Home > Newsletters > Executive Briefing Series (formerly The Food & Drug Letter) > Archives > Oct. 22, 2004
Executive Briefing Series (formerly The Food & Drug Letter)
Oct. 22, 2004 | Full Issue in PDF Format
The FDA now regulates more than 150,000 drugs and medical devices — far more products than ever before, as well as more complex products.
Pharmaceutical firms need to start building quality into their products and eschew the idea that testing alone can be relied upon to ensure product quality -- that's the philosophy of the FDA's draft guidance on implementing a quality systems approach to drug manufacturing.
Clinical sites using computerized systems in their trials should rely on the standards outlined in the predicate rules, rather than those listed in 21 CFR Part 11, according to a new guidance issued by the FDA.
Companies that manufacture single-entity or co-packaged combination products must adhere to manufacturing regulations governing both pharmaceutical products and medical devices, according to a draft guidance released as part of the FDA’s pharmaceutical cGMP initiative.
Limiting the exposure of sterile product elements, maintaining the highest degree of environmental control, optimizing process flow and designing equipment to prevent entrainment of lower quality air in clean rooms is essential for preventing contamination in the sterile drug manufacturing process, according to an FDA final guidance.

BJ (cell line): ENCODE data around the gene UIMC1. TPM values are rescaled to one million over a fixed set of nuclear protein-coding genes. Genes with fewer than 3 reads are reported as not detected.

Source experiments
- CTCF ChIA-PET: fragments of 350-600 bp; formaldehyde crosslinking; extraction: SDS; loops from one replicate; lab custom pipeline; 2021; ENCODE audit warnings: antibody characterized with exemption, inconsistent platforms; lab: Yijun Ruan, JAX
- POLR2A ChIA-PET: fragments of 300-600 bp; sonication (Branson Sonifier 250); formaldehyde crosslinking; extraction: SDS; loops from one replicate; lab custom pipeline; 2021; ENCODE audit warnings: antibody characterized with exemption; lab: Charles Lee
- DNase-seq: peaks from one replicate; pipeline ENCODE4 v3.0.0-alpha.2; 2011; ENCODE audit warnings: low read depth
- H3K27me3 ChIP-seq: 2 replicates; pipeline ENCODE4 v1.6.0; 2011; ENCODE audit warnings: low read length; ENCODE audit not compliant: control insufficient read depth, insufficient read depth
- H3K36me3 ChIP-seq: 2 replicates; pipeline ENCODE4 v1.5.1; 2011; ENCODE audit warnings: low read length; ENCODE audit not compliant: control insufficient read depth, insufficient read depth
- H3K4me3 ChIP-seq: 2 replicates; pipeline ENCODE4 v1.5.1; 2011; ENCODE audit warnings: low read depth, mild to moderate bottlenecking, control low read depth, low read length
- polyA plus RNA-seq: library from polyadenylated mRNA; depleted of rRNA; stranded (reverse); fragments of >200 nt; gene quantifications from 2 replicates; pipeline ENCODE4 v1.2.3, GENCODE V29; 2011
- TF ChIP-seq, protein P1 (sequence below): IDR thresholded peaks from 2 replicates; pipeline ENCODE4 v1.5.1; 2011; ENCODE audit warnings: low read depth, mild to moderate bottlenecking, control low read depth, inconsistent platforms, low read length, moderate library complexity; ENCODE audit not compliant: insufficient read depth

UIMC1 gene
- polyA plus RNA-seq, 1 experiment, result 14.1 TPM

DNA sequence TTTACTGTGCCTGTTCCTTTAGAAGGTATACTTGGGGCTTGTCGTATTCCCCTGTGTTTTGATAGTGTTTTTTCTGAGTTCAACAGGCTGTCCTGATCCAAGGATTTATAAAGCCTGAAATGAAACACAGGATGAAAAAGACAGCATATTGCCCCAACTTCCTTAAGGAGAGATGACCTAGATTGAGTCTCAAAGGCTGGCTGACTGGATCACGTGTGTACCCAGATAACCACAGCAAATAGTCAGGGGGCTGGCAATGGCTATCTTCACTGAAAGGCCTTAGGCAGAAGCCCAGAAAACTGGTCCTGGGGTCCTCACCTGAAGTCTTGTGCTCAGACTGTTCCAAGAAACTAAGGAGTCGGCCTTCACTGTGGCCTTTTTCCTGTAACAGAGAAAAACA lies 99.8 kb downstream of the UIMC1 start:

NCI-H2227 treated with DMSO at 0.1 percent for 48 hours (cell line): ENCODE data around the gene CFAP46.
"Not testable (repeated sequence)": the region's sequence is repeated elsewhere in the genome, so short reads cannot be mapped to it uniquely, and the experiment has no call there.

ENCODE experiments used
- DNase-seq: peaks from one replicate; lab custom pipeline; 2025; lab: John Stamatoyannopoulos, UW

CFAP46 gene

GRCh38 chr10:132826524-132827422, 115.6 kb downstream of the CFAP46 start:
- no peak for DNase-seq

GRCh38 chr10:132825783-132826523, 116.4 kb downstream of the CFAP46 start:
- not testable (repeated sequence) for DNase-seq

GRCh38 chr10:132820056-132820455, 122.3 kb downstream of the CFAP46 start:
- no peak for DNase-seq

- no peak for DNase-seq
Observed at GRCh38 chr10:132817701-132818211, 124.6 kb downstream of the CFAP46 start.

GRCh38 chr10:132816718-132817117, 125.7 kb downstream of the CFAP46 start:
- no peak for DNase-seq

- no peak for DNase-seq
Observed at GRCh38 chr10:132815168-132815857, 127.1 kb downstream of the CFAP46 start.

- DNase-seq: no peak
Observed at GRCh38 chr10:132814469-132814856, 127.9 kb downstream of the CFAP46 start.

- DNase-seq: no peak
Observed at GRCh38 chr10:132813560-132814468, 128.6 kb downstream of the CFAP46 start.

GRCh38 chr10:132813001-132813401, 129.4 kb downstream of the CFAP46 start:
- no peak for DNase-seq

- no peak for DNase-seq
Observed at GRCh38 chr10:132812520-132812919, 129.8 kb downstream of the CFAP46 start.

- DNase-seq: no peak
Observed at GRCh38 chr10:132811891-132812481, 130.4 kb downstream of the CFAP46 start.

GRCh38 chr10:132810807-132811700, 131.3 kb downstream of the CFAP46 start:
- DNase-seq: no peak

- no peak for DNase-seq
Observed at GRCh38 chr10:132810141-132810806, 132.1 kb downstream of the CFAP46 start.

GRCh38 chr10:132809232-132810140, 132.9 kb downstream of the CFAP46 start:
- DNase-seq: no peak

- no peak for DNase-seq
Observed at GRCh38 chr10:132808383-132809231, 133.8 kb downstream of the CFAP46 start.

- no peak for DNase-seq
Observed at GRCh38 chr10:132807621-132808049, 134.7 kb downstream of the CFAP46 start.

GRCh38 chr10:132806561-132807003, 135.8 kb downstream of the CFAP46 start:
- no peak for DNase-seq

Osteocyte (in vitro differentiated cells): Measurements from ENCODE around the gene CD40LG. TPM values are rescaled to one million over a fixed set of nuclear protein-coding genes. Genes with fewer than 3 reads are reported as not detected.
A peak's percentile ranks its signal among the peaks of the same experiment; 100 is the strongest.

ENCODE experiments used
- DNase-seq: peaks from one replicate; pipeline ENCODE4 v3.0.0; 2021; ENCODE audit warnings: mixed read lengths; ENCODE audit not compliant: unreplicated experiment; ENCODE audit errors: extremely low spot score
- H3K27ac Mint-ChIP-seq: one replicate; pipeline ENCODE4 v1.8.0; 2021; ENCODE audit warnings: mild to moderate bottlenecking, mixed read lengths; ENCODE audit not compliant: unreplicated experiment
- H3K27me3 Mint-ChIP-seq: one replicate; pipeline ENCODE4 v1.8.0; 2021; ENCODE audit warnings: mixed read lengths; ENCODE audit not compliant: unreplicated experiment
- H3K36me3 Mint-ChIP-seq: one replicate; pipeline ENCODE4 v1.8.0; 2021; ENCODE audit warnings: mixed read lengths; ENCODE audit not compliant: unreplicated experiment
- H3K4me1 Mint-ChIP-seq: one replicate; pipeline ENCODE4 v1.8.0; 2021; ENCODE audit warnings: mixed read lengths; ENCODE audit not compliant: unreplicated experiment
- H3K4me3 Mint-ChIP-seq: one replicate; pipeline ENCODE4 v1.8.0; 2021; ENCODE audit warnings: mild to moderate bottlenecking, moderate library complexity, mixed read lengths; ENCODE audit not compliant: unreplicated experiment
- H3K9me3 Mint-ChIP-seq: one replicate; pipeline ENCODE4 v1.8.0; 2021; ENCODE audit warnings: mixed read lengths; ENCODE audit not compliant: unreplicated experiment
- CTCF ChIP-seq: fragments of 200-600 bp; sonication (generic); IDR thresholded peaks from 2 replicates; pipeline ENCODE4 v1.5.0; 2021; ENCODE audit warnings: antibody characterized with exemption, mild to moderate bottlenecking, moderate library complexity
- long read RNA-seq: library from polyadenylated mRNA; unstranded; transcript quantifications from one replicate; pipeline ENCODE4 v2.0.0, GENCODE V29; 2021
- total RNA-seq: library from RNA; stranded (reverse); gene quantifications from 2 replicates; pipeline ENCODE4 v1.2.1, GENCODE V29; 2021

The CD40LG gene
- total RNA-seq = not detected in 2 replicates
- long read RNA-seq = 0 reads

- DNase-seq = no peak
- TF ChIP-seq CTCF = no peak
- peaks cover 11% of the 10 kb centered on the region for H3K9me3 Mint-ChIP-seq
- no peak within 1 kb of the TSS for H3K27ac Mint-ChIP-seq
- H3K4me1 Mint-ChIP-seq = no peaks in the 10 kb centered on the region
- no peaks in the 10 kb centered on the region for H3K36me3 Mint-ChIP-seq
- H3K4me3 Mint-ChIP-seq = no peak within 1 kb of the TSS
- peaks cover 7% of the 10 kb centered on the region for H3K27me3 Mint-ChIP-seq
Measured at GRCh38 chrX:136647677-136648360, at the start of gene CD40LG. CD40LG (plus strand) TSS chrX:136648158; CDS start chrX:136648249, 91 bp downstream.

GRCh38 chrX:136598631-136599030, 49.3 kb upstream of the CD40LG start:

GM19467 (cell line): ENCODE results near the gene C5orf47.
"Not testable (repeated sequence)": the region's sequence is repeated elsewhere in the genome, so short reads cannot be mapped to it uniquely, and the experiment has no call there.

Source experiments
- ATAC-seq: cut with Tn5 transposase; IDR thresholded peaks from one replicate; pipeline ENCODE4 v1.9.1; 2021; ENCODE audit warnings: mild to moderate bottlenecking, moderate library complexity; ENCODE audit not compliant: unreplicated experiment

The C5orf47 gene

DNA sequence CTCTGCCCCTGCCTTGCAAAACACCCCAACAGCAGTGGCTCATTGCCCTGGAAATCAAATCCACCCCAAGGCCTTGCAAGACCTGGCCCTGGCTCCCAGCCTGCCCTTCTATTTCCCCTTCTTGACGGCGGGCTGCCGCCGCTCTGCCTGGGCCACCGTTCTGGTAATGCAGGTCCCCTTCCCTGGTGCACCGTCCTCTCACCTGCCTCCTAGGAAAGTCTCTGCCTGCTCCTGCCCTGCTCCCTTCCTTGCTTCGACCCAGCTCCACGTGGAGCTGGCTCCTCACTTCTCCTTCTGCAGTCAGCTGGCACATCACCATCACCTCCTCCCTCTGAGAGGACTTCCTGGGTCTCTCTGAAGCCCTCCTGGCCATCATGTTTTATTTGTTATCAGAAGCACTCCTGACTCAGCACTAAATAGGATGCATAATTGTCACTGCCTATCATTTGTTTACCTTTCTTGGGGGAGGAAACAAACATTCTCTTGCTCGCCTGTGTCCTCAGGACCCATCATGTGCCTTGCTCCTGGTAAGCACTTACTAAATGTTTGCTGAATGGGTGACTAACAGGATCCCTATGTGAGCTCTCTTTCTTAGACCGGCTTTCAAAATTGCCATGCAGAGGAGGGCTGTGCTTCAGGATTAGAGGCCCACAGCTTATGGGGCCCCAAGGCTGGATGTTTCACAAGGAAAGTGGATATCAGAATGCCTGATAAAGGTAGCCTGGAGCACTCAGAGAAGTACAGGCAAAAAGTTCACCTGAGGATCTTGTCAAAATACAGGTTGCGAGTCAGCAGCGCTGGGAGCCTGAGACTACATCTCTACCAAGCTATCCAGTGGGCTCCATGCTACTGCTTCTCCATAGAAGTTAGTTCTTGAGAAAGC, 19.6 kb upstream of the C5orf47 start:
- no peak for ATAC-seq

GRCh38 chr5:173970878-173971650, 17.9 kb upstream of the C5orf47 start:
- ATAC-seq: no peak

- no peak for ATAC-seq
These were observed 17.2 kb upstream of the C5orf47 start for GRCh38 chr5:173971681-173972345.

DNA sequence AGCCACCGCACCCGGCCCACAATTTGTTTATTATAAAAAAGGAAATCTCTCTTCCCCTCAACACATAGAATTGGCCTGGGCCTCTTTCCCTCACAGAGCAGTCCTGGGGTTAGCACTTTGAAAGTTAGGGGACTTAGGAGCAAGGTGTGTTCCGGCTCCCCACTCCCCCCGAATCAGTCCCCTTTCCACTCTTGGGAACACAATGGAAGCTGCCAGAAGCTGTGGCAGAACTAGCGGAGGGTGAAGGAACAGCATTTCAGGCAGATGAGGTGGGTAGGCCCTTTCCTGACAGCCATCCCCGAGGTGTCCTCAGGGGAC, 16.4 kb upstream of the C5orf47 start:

Drugmakers should use cutting-edge scientific and engineering knowledge, coupled with the best principles of quality management, in their manufacturing process to respond to the challenges of new discoveries and ways of doing business, the FDA said in a final guidance on process analytical technology (PAT).
Determining the extent to which the FDA monitors drugmakers' postmarketing study commitments and evaluating how drug firms compute the average sales price (ASP) for drugs reimbursed under Medicare are among the investigations HHS' Office of Inspector General (OIG) plans to undertake in fiscal 2005.
HHS will hold a public meeting Nov. 8 to weigh new ideas and promote new solutions to speed the development of effective new drugs and biological products.
House and Senate lawmakers have introduced legislation that would mandate registration of clinical trials for human drugs, biologics and medical devices at an existing NIH online database, as well as restrict the use of study data in promotional materials for sponsors that don't register their trials.
ePublishing :: CMS, Hosting & Web Development | © Copyright by FDAnewsAll rights reserved. Do not duplicate or redistribute in any form.